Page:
Although it’s far from being a ‘little-known site’, no trip through Antonito is complete without a stop at Cano’s Castle.

castle built with beer cans and aluminum scrapsBorn Dominic (Donald) Espinosa, the Castle’s architect & builder now goes by ‘Cano’ which is the Native American term for ‘reborn’.  Just like his new name suggests, Cano – a Vietnam Vet – has a new mission in life.scrap metal castle with aluminum front door and stone fence

Cano is looking for the opportunity to travel to Washington, D.C. for a meeting with the President.  He wants to address the injustices done to his family.  He claims that the U.S. should give him the chunk of southern Colorado/ northern New Mexico land that was stolen from his family in 1921. He believes it was a gift from God to Cano’s uncle (who was murdered), and Cano wants it back.

'Jesus Lord of Kings' scrap metal entrance gateAs a ‘Thanks’ to God for sparing his life in Vietnam, Cano has built this castle for Jesus (who, incidently, has been living there since 1987).  Actually, Cano (pronounced CAH-no) will credit God for the building of his castle.  Evidently God is a master re-cycler, as this castle is built with countless forms of aluminum scraps.  It is, in fact, four structures in one: “The king”, “the queen”, “the palace” and “the rook”.  The four story “king” house, covered in glistening beer cans and hubcaps, is his crowning architectural achievement.castle built with beer cans and aluminum scraps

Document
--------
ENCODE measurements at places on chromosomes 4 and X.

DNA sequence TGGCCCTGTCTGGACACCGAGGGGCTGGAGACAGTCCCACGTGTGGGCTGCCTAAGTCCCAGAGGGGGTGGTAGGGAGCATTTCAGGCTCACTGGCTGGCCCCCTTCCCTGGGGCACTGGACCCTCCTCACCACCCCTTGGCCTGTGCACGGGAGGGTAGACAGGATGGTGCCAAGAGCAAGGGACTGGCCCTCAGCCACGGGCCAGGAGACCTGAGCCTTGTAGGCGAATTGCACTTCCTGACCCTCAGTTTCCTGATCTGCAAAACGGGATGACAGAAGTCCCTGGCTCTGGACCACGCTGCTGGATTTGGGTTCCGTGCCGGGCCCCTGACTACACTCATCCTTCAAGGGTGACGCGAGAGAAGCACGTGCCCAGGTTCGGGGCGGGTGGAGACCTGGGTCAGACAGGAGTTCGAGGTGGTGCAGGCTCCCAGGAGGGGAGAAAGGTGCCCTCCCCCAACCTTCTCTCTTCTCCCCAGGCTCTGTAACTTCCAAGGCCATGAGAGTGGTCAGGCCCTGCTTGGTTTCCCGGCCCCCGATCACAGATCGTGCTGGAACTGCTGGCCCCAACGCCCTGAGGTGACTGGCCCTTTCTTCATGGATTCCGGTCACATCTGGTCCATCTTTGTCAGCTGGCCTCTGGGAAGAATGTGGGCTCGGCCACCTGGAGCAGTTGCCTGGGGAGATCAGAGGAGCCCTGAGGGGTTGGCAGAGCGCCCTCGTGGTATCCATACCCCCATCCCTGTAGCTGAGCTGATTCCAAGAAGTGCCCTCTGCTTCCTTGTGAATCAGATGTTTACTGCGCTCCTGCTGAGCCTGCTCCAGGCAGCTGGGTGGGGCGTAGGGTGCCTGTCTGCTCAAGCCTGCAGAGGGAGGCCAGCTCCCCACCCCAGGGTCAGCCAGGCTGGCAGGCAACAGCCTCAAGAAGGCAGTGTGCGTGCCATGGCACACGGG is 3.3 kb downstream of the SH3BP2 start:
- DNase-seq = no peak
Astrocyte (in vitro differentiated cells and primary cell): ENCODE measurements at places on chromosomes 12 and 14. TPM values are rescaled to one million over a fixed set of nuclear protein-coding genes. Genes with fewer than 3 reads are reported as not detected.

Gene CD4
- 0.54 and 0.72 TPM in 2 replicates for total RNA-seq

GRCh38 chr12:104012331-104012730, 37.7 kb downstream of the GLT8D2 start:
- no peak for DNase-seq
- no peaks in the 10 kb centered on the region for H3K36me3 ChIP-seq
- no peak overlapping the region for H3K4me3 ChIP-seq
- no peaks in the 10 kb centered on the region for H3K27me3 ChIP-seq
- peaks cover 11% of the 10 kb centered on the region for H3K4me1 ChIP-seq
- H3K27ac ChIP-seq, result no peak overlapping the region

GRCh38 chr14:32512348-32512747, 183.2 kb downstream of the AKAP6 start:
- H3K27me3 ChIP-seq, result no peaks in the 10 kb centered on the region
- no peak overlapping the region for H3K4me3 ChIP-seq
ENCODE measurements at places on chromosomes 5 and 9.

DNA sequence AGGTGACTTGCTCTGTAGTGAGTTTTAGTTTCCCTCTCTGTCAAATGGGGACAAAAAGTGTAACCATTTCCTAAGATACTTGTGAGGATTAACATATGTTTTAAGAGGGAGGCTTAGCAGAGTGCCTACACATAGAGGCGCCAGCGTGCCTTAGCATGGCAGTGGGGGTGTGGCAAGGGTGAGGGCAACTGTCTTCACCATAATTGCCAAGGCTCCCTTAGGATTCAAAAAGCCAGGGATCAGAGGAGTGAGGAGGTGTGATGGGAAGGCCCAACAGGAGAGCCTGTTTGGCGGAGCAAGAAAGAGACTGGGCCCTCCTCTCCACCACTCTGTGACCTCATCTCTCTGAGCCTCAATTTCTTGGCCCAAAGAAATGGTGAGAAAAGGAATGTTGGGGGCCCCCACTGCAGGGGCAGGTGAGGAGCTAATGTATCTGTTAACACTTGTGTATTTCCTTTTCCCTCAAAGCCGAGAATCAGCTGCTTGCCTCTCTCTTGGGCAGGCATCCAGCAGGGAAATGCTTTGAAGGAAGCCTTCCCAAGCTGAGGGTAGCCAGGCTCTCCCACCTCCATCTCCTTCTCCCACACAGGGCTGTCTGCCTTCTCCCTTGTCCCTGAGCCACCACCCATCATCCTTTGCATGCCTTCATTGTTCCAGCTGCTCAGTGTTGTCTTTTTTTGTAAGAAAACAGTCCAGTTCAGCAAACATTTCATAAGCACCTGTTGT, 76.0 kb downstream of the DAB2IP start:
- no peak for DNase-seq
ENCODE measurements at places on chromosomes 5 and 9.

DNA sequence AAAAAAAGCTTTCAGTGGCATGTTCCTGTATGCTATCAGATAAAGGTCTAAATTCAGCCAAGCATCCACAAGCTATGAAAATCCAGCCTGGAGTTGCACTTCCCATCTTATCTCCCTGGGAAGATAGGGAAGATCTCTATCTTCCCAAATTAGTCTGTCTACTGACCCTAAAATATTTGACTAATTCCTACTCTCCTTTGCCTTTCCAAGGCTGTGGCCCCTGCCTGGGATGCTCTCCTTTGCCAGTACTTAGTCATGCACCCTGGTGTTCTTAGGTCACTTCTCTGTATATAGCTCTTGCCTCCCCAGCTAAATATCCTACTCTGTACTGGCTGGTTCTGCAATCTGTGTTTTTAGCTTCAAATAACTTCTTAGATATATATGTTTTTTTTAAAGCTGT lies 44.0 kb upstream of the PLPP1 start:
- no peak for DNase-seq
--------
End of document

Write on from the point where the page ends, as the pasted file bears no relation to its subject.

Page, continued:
Cano says his main sources of inspiration for the Castle are “Vitamin Mary Jane” and Jesus.



As you leave the castle and are heading south out of town, there is a small, but cute park at the corner of 3rd and Highway 285.  The Water Spray park offers green grass, picnic tables and a port-a-potty.  There is also the opportunity to cool yourself off in the water features.


Cumbres & Toltec Railroad signAfter leaving the park, don’t forget to grab a look at the Cumbres & Toltec Train Depot.  There you will find the Narrow Gauge steam train that travels between Antonito & Chama, NM.  It crosses the border eight times during one of the most scenic train rides in the country!  Maybe next time you pass through, you’ll take a day and ride the rails. If you do, start (and stay) in Chama – it’s much prettier there.  For more info click HERE.

         Engine 495 of Cumbres & Toltec train       Cumbres & Toltec train

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